21The revocability question was one of the most complex issues in the Miller litigationand was unresolved. It should have been unavoidable that the Supreme Courtwould make a referral to the CJEU, due to it being the court of last instanceof a Member State, but also as the court’s judgment rested on theinterpretation of EU law. Evidently, there has been a breach of EU law causingan environment of legal uncertainty. Any decisions made by Parliament resultingfrom this judgment are not as steadfast and certain as they would have been,had it been made clear whether triggering Article 50 would begin the inevitablecourse of ceasing to be a member of the EU, regardless of whether a deal uponexit had been reached or not. Although “the politics of the EU referendumresult would be likely to rule out” the option of a CJEU referral being made, regardingthe revocability of Article 50 would have avoided any legal uncertaintyfollowing the Supreme Court Judgment.

221 Consolidated Version of the Treaty onEuropean Union 2008 OJ 115/27 Article 19(1).  2 Consolidated Version of the Treaty onEuropean Union 2008 OJ 115/18Article 4(3) ; Article 19(1) (n 1). 3 Consolidated Version of the Treaty onthe Functioning of The European Union 2008 OJ 115/164Article 267.  4 Article 267 (1 a-b) (n 3).  5 Case 104/79 Fogliav Novello (No.

1) 1980 ECR 745; Case 244/80 Foglia v Novello (No.2) 1981 ECR 3045. 6 Case 83/91 WienandMeilicke v ADV/ORGA AG 1992 ECR I-4871; Case 18/93 Corsica Ferries Italia Srl v Corpo dei Piloti del Porto di Genova 1994ECR I-1783; Case 428/93 MoninAutomobiles-Maison du Deux Roues 1994 ECR I-1707; Case 343/90 Manuel José Lourenço Dias v Director daAlfâdega do Porto 1992 ECR I-4673.  7 Case 320-322/90 Telemarsicabruzzo v Circostel 1993 ECR I-393; Case 458/93 Criminal Proceedings against Saddik 1995ECR I-511. 8 Case 246/80 Broekmeulenv Huisarts Registratie Commissie 1981 ECR 2311.  9 Article 267 (2) (n 3). 10 Article 267 (3) (n 3).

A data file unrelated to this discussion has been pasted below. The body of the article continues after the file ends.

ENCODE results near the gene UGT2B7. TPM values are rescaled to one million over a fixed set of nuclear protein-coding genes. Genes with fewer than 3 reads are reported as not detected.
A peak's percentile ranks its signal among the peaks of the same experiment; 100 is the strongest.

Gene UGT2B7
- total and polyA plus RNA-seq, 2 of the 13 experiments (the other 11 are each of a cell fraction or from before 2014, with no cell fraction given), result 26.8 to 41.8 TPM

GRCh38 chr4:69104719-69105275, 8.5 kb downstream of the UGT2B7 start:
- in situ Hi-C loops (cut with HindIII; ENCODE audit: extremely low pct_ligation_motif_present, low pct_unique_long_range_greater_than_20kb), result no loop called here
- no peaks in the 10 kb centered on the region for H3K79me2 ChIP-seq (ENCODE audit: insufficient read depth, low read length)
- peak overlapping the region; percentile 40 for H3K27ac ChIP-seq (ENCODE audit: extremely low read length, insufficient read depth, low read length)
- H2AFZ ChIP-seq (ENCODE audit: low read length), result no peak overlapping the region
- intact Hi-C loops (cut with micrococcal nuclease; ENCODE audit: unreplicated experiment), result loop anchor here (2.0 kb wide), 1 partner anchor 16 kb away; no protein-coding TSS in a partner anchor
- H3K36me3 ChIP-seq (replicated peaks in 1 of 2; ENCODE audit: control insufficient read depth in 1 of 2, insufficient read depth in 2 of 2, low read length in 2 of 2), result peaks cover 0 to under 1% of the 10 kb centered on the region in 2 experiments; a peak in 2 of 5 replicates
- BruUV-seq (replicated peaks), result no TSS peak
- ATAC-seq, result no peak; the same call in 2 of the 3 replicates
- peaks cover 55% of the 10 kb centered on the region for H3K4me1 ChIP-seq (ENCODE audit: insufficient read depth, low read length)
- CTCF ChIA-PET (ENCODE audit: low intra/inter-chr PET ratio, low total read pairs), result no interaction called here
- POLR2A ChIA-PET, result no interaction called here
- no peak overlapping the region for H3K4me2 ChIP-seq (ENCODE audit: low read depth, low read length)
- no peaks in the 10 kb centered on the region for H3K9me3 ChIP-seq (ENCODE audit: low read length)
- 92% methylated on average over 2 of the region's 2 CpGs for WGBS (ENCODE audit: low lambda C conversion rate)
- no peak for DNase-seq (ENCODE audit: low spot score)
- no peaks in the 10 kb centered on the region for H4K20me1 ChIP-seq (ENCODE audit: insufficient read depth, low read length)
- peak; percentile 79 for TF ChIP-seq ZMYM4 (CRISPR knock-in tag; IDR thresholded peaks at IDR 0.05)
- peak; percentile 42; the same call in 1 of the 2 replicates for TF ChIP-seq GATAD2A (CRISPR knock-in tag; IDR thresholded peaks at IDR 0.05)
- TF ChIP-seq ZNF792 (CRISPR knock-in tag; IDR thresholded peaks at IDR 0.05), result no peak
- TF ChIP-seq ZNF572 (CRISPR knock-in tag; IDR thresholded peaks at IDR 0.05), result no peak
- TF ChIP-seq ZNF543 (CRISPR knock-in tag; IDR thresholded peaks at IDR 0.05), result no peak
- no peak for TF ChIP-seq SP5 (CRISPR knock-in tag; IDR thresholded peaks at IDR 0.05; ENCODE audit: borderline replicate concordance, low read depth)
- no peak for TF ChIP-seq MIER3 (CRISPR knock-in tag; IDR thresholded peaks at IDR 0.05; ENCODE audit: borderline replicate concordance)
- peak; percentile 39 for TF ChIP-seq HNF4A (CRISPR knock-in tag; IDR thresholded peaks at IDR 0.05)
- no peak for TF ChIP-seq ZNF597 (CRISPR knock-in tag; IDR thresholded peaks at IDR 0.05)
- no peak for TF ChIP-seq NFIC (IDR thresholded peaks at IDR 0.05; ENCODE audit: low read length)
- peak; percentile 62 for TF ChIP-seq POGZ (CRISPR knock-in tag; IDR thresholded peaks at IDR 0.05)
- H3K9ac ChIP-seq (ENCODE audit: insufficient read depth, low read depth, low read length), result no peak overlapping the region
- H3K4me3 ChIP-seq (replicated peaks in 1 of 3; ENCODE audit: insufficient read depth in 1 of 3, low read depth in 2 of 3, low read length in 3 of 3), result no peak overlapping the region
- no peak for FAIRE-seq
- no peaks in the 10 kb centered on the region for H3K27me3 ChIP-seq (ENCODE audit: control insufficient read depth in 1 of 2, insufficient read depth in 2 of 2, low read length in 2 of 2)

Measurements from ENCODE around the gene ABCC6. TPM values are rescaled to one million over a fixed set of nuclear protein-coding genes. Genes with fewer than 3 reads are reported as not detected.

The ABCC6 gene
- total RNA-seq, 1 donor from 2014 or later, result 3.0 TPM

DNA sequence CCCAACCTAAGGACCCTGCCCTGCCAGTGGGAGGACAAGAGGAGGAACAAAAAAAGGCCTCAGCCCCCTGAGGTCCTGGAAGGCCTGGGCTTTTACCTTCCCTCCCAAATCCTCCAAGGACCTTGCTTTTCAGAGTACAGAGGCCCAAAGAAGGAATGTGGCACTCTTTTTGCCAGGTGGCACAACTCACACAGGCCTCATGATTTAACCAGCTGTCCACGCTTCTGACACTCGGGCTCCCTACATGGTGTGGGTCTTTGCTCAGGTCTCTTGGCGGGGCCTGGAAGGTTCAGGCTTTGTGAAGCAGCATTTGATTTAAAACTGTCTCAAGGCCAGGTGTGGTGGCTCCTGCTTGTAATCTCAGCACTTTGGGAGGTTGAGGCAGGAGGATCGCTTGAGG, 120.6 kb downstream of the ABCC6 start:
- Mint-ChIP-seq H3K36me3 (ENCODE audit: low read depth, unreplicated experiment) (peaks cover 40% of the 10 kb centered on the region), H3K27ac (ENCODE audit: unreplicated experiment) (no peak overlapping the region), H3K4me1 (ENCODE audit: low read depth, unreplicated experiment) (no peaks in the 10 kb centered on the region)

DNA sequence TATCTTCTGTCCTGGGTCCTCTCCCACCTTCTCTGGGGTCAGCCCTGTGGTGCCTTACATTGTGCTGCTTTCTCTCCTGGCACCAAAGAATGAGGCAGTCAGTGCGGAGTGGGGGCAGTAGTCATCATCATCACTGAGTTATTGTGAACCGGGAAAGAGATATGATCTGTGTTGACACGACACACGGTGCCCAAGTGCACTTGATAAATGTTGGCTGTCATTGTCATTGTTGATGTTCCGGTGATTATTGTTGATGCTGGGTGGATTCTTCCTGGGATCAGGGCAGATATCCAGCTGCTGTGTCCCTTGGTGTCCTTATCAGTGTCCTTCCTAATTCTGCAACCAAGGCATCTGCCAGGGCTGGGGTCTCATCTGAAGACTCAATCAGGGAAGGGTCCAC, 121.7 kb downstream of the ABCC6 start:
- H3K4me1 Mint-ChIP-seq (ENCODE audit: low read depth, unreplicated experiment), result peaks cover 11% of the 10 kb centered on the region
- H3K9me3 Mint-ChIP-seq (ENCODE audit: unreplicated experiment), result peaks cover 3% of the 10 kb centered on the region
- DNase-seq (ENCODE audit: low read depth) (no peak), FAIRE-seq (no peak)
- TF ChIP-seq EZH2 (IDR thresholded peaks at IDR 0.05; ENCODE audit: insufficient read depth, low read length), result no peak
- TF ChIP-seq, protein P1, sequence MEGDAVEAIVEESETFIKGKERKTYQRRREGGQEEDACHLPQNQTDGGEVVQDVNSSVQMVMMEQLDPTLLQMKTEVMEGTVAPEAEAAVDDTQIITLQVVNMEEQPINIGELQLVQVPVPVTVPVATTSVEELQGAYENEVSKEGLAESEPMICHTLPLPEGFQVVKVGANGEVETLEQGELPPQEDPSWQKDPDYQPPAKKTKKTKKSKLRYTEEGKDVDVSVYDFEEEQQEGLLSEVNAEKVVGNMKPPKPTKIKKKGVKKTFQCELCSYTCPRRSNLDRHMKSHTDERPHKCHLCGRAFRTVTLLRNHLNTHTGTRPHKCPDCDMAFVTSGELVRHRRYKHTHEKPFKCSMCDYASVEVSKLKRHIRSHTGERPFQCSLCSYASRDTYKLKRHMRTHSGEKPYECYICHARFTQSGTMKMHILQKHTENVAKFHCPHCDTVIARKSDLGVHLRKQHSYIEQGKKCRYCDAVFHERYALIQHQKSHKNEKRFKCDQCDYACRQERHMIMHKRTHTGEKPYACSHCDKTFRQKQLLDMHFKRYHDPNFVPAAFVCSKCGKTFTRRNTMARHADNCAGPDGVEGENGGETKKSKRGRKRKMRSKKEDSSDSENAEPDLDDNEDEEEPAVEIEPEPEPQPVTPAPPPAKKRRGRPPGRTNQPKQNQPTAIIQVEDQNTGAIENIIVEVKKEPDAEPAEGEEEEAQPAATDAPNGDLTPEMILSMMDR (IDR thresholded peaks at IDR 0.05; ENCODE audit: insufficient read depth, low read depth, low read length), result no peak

11 Case 283/81 Srl CILFIT v Ministry of Health 1982 ECR3415. 12 MiguelPoiares Maduro, ‘InterpretingEuropean Law: Judicial Adjudication in a Context of constitutional Pluralism’ 2007 1(2) European Journal of Legal Studies 1-21.  13 Case 28-30/62 Da Costa1963 ECR 31.

 14 Case 206/01 Arsenal Football Clubv Mattew Reed 2003 2 CMLE 25. 15 ConsolidatedVersion of the Treaty on the Functioning of The European Union 2008 OJ 115/160 Article 258. 16 Case 224/01 Gerhard Köbler vRepublik Österreich 2003 ECR I-10239 17 Carlos Closa Montero,’Is Article 50 Reversible? On Politics Beyond Legal Doctrine’ (Verfassungsblog on Matters Constitutional,4th January 2017) accessed 20th December 2017.

 18 Glenn Campbell, ‘Article 50 author Lord Kerr says Brexit notinevitable’ (BBC News, 3rdNovember 2016)

uk/news/uk-scotland-scotland-politics-37852628>accessed20th December 2017. 19 Albert Sanchez- Graells, ‘Why An Appeal Of The High CourtParliamentary Approval Brexit Judgment Will Bring The Litigation To The CJEU?'(How to Crack a Nut: A blog on EUeconomic law, 3rd November 2016)

com/blog/2016/11/3/why-an-appeal-of-the-high-court-parliamentary-brexit>accessed 21st December 2017. 20 Miko?aj Barczentewicz, ‘The Supreme Court ShouldNot Refer to the EU Court of Justice on Article 50’ (UK Constitutional LawAssociation, 11th November 2016) accessed 21st December 2017.

 21 Miko?aj Barczentewicz, ‘UK Supreme Court MillerJudgment Seeks To Reassert Parliamentary Sovereignty, But It Does So In BreachOf EU Law And In Disservice To The UK Parliament’ (How to Crack a Nut: Ablog on EU economic law, 24th January 2017) accessed 21st December 2017.

 22 Prof Derrick Wyatt, ‘Lords EU Committee March 2016’ (Revised Transcript of Evidence Lords EUCommittee, 8th March 2016)

svc/evidencedocument/european-union-committee/the-process-of-leaving-the-eu/oral/30396.html>accessed 21st December 2017.